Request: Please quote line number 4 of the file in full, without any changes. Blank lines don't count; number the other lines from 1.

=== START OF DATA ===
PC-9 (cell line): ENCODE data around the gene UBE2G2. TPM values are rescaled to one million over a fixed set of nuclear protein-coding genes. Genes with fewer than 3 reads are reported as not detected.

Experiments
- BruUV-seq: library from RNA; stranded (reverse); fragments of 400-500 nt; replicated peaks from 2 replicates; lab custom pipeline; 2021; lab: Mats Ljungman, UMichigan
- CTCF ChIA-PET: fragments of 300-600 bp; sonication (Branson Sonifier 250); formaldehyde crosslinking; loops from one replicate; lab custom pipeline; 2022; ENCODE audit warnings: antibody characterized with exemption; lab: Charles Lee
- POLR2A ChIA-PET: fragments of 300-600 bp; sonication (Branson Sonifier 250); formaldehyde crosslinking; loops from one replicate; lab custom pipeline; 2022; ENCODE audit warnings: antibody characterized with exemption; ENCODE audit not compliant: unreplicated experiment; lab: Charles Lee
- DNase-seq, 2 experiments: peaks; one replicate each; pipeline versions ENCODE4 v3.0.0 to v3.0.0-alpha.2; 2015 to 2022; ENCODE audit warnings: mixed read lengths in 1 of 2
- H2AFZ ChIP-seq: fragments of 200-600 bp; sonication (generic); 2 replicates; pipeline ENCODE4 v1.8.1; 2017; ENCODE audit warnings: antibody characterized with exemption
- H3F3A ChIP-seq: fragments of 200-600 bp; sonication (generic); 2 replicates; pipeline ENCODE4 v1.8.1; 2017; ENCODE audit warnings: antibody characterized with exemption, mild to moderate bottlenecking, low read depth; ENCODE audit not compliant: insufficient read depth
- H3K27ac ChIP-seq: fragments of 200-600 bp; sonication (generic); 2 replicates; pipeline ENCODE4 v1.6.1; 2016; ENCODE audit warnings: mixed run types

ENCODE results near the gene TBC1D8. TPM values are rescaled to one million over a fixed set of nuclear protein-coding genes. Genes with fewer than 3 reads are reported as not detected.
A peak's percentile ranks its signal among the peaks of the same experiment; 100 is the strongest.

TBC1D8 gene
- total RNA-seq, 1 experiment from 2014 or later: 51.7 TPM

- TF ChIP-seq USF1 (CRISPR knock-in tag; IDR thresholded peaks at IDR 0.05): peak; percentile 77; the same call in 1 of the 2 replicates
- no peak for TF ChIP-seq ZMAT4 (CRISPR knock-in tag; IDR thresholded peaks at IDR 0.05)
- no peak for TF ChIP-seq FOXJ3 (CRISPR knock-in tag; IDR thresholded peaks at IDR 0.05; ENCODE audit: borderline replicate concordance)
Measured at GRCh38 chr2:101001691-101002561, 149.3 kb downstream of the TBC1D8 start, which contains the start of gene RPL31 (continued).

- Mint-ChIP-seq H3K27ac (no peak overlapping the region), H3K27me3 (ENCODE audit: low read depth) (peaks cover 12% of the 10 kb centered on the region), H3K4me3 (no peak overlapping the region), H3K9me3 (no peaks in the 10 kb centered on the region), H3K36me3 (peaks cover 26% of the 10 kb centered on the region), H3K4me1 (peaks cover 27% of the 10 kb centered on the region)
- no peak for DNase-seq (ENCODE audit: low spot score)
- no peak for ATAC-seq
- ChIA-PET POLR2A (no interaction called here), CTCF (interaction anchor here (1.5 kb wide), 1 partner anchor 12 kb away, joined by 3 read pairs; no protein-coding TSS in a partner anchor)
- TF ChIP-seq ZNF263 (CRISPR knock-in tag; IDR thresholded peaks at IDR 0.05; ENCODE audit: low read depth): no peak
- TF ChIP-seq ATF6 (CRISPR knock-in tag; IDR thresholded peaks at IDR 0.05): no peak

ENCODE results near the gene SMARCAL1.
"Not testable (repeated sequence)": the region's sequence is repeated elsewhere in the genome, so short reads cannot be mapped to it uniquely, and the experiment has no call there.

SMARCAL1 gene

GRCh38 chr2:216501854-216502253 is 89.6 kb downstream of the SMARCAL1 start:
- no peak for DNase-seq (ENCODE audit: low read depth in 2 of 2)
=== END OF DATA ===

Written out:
- CTCF ChIA-PET: fragments of 300-600 bp; sonication (Branson Sonifier 250); formaldehyde crosslinking; loops from one replicate; lab custom pipeline; 2022; ENCODE audit warnings: antibody characterized with exemption; lab: Charles Lee